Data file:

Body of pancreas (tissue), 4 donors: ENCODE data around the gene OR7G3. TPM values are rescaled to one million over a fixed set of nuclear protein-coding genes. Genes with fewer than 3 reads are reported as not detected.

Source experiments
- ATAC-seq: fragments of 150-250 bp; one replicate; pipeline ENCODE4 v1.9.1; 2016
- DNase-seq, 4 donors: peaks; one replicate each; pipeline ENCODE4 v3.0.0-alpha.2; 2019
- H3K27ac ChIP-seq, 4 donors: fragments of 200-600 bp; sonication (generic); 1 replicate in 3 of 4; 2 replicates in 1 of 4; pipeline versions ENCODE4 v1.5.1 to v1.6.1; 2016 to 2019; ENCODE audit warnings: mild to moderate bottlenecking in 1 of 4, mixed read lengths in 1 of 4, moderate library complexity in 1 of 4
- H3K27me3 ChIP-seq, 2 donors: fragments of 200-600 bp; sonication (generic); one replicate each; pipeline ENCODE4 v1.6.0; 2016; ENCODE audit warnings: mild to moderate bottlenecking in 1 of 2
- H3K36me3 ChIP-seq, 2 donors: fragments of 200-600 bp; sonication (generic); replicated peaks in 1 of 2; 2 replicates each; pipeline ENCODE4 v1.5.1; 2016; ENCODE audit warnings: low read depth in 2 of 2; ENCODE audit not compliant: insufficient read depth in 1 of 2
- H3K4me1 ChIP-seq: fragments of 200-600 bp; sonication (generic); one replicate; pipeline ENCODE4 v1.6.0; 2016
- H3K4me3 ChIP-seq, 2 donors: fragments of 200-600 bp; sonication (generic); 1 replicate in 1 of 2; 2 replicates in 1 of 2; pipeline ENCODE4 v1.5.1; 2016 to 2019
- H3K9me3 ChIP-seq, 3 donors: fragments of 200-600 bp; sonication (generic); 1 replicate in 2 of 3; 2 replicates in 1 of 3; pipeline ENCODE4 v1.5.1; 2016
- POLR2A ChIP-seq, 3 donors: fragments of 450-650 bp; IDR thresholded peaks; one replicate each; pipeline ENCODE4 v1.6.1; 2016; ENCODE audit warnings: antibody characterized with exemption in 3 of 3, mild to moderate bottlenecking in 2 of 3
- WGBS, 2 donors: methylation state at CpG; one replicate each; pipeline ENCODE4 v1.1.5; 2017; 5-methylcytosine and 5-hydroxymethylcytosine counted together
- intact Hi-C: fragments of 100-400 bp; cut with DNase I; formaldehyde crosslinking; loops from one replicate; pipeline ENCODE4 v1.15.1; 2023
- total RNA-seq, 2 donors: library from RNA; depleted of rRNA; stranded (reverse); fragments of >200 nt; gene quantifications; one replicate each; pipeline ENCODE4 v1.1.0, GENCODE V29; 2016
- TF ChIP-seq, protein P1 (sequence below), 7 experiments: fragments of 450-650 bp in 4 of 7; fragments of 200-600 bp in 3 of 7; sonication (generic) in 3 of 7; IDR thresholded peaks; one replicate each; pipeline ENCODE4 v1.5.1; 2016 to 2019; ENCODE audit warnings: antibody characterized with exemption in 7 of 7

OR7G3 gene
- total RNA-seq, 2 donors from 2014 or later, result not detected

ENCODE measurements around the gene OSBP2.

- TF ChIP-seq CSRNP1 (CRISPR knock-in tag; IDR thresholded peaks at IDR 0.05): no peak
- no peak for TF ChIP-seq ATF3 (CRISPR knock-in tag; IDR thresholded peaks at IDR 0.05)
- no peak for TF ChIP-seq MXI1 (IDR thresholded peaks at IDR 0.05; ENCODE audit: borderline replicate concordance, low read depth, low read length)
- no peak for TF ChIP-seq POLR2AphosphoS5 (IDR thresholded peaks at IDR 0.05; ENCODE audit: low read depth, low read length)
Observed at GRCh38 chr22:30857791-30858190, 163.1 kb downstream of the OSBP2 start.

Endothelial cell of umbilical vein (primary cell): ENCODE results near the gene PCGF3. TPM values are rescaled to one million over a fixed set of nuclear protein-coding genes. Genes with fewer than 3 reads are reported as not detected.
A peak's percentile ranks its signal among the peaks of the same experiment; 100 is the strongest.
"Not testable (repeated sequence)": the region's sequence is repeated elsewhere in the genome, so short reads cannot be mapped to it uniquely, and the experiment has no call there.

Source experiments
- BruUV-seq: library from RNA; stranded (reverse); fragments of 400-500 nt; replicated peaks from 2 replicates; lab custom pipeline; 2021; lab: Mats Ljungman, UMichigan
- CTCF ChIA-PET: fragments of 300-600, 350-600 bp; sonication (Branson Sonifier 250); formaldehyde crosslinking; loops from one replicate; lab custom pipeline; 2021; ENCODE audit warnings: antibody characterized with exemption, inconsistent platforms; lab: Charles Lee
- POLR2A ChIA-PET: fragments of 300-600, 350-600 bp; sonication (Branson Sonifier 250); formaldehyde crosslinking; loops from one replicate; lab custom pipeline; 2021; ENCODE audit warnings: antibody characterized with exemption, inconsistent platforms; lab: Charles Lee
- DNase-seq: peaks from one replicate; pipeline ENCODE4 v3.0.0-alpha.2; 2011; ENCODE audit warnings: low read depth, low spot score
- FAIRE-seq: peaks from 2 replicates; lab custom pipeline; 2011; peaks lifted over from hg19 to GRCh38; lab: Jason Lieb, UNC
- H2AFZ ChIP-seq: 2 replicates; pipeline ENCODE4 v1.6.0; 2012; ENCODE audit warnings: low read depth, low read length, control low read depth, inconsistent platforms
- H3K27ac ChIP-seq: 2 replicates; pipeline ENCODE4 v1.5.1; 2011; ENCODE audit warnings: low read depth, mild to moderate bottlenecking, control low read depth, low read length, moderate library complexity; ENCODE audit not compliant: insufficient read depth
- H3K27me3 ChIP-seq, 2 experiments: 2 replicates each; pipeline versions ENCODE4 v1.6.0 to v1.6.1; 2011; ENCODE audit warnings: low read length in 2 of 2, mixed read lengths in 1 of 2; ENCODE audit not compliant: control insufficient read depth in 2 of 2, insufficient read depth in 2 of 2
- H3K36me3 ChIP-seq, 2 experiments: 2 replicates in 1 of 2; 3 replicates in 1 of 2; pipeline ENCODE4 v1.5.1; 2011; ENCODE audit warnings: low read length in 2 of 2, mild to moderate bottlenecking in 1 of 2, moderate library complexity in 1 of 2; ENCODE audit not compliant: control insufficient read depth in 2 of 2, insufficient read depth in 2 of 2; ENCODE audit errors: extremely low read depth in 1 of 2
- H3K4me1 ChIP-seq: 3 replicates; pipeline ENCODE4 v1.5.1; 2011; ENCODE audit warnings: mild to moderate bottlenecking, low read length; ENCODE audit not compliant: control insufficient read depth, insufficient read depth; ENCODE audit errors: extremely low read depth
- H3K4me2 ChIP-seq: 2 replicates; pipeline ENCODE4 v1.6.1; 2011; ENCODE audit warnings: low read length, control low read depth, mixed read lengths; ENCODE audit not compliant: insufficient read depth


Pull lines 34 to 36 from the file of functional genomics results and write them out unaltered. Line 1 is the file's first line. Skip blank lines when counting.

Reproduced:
- H3K27ac ChIP-seq: 2 replicates; pipeline ENCODE4 v1.5.1; 2011; ENCODE audit warnings: low read depth, mild to moderate bottlenecking, control low read depth, low read length, moderate library complexity; ENCODE audit not compliant: insufficient read depth
- H3K27me3 ChIP-seq, 2 experiments: 2 replicates each; pipeline versions ENCODE4 v1.6.0 to v1.6.1; 2011; ENCODE audit warnings: low read length in 2 of 2, mixed read lengths in 1 of 2; ENCODE audit not compliant: control insufficient read depth in 2 of 2, insufficient read depth in 2 of 2
- H3K36me3 ChIP-seq, 2 experiments: 2 replicates in 1 of 2; 3 replicates in 1 of 2; pipeline ENCODE4 v1.5.1; 2011; ENCODE audit warnings: low read length in 2 of 2, mild to moderate bottlenecking in 1 of 2, moderate library complexity in 1 of 2; ENCODE audit not compliant: control insufficient read depth in 2 of 2, insufficient read depth in 2 of 2; ENCODE audit errors: extremely low read depth in 1 of 2